Adventures and Reflections from Cathy O'Dowd

Adventures & Reflections
from Cathy O'Dowd

In January of 1992 I was sharing a flat in London with Stephen Kelsey, Graham Wittaker and his girlfriend Carolyn. On the wall of our room I found a poem that struck a cord with me, and I made a copy which I have kept ever since. It was a poem written by Mike Thexton for his brother Pete, a British climber killed while attempting Broad Peak in Pakistan. (More details below.)

When the following year Carolyn found the bodies of Stephen and Graham lying at the foot of the west face of Salcante in Peru, I returned to this poem. When my friend and climbing partner Bruce Herrod was killed on my first Everest expedition, I returned to it again.

It is the best explanation I have found of what allows us, climbers, to mourn the passing of our friends and yet still accept the risks that they, and we, take.

I see you still, in my dreams and strangers’ faces,
In some expression of my morning mirror;
But cannot reach you in your solitude,
Nor breathe the same thin air that laid you down.
You grow not old, as I am left to grow old;
I age, wane weary, am condemned by years –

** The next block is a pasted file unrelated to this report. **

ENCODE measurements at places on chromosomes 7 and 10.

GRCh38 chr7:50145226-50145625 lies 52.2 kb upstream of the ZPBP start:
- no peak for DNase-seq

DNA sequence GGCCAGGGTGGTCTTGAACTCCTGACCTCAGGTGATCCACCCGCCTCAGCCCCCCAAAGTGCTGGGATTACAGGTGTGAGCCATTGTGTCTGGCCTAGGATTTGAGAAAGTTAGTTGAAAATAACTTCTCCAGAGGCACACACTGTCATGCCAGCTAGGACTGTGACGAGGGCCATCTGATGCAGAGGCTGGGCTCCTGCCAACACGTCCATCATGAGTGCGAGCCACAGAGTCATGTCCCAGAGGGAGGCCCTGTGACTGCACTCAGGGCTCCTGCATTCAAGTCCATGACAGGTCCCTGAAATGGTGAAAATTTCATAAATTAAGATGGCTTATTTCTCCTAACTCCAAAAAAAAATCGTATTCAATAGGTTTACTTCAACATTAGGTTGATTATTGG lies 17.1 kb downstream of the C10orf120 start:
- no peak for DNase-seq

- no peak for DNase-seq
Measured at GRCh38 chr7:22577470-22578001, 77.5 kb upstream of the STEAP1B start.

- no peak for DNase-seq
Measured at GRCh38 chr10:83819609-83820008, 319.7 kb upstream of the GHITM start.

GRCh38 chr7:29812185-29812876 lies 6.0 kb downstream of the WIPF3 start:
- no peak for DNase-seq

Whilst you lie eternal,
Frozen in the beauty of your strength.

I never will again hold back on love;
Love’s object may not stay to share tomorrow –
Life, like a welcome guest, too soon departing.
I would give all my world to have you back,
Remember you not in a photograph
But in your smiling eyes and wild ideal.
And yet, I would not pay a price too high:
I would not think of asking you to change.

And though your rope is cut and worlds have fallen,
And though the pain will grip me through the years,
If you were with me now, I would still help
Encourage you to reach for mountain tops:
Would watch you strive for where you should not go;
And you would go again, and die again,
And I would cry – but cry how much more
If you should ever cease to be yourself.

By Mike Thexton

So who was Pete Thexton?

The details that follow were kindly supplied to me by his brother, Mike Thexton, who contacted me after finding I had this poem up on this website.